Phillip Seymour Hoffman often spoke about the level of commitment and dedication acting required: “I think that the amount of concentration — sometimes the amount of personal exploration — it takes to do something well, can be not pleasant … like hard work is. That doesn’t mean that you don’t want to do it, or that you don’t love it, or that it’s not ultimately satisfying. You know that old cliché; … nothing’s worth it unless it’s [a] hard to do kind of thing. I wear that on my sleeve sometimes when I’m working. … There’s always something about that job that’s exhausting, and that’s what’s exhausting about acting, is the level concentration over very long period of time.”
Many students, both professional actors and drama school applicants, come to Audition Doctor because sessions give them the time and space to focus on their craft. Sessions are hard work as the effort and creativity required for students to create three-dimensional characters that are unique and believable is significant.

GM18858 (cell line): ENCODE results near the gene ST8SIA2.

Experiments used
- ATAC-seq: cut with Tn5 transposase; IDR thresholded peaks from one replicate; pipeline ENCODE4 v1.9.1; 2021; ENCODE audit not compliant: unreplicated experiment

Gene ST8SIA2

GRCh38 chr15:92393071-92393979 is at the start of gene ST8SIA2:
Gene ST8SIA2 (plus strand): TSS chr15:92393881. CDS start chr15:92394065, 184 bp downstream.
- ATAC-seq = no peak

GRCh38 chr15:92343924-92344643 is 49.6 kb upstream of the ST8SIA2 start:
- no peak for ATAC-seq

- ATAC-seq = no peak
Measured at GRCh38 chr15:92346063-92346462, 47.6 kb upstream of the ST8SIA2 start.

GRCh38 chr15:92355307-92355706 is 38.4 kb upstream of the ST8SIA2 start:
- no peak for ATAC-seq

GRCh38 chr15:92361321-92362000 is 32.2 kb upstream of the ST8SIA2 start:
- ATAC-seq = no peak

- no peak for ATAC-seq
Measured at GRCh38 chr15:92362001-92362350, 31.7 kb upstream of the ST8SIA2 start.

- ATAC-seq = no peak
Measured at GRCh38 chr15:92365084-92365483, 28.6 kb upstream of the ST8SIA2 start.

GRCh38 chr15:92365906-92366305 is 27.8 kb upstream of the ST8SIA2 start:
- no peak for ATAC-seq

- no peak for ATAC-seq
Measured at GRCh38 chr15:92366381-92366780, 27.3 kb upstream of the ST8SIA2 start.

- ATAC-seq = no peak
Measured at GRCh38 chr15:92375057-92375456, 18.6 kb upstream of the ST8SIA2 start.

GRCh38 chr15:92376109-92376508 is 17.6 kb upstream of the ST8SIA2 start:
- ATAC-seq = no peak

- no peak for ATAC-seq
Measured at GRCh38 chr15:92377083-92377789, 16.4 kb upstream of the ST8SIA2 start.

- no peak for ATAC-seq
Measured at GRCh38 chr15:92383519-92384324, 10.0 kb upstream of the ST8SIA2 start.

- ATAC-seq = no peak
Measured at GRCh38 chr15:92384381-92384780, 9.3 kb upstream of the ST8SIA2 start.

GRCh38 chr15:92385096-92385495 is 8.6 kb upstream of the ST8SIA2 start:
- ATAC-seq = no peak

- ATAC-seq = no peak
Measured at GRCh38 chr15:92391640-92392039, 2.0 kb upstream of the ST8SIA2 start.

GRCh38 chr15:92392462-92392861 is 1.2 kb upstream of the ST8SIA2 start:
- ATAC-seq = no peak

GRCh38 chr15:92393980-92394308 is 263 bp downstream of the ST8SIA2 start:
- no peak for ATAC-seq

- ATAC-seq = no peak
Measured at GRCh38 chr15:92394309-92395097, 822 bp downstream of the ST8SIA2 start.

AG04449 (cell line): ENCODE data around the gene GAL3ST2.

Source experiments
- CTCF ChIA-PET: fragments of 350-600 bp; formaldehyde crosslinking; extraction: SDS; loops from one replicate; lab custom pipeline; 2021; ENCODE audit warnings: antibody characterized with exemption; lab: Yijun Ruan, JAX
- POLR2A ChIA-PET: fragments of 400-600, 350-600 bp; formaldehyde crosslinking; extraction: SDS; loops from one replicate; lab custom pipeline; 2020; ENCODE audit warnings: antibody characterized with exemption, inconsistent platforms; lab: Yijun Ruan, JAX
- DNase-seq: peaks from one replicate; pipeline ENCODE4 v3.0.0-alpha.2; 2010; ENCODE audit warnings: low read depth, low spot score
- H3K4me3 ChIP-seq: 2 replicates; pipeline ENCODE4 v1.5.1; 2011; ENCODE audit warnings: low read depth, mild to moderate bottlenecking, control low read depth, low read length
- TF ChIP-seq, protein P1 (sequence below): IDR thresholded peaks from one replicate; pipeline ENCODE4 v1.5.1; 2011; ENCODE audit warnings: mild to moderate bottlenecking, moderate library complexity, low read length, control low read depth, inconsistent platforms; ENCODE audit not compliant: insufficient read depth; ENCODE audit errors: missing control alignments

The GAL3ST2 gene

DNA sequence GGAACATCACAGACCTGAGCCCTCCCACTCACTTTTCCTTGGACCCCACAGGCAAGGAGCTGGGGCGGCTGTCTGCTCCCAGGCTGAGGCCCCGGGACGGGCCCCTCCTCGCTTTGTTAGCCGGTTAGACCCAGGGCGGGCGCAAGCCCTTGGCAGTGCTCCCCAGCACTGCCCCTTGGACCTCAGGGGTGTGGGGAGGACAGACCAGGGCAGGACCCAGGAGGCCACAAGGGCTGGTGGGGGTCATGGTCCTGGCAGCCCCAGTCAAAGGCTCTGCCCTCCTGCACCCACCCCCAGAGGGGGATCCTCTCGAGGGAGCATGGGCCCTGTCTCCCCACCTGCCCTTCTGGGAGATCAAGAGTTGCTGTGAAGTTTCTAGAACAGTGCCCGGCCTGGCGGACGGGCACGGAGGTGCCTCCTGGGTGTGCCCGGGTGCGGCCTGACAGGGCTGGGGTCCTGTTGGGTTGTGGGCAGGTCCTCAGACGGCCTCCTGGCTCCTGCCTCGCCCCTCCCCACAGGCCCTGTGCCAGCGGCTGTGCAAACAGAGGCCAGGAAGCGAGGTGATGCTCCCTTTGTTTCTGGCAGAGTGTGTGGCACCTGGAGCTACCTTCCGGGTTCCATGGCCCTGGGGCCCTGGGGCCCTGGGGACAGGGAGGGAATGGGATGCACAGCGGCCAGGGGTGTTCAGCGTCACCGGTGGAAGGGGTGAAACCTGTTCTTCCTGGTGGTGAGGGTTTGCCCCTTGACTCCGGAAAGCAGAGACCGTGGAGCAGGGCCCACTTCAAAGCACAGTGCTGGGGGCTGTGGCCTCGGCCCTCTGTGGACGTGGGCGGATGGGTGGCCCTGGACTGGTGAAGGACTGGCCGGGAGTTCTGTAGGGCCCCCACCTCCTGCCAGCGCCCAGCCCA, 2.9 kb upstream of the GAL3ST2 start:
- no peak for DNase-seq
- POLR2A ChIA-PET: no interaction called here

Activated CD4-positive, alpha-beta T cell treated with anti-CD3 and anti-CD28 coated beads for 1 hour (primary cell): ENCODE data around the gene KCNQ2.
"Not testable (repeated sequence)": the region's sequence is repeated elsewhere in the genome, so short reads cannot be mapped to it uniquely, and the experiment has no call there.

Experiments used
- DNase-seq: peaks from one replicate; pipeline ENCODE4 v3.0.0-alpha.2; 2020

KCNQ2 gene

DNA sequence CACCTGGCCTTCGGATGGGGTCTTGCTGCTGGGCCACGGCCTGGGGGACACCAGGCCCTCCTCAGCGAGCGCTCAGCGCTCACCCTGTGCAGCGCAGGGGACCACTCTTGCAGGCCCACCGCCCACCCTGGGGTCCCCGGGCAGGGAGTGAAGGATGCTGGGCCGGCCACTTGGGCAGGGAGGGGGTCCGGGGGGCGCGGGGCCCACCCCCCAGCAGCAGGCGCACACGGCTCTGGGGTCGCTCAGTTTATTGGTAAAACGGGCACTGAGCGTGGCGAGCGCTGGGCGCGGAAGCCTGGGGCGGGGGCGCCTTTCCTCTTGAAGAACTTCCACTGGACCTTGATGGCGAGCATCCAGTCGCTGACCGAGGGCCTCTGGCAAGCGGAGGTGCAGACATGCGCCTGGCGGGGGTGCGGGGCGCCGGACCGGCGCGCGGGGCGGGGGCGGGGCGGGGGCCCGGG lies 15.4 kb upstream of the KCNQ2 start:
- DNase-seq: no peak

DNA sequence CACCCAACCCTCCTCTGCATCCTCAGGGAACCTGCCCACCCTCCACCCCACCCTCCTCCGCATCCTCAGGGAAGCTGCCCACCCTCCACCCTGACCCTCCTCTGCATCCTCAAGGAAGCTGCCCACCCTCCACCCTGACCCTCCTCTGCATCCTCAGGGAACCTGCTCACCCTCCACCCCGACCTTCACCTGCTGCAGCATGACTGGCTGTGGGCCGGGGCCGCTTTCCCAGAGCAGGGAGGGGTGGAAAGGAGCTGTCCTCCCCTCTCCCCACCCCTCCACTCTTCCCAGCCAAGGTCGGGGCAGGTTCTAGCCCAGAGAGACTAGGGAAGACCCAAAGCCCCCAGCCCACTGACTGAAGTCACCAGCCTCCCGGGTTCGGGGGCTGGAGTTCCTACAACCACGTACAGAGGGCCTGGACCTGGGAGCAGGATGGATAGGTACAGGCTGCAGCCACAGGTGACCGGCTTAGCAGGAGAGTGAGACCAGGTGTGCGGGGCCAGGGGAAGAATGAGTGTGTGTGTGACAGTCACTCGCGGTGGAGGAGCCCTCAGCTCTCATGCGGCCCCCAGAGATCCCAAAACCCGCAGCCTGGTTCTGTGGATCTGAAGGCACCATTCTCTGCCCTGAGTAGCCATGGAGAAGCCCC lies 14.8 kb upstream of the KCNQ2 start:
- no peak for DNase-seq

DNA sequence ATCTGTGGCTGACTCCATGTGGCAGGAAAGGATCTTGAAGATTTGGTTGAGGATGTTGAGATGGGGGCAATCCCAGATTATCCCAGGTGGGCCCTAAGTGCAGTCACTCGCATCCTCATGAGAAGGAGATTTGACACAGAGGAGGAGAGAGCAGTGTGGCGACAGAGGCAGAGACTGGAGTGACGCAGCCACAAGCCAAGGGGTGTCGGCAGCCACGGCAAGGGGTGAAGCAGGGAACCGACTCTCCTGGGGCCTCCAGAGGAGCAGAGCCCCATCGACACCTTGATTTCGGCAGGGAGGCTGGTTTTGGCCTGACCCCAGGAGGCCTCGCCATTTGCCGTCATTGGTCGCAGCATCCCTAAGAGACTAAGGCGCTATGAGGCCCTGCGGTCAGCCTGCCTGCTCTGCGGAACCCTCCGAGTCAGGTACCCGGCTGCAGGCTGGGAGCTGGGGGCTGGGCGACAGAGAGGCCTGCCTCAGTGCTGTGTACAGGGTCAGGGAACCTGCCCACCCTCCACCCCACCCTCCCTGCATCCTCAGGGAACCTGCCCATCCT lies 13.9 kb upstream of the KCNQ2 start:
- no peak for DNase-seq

Past and present students attest that the work in Audition Doctor sessions is rigorous, however, most commit to regular sessions. The more sessions they attend, the more students become acutely aware of when they are hitting the emotional truth of the scene and when they are merely skirting around it. Consequently, they become more astute when judging the credibility and honesty of their own performances.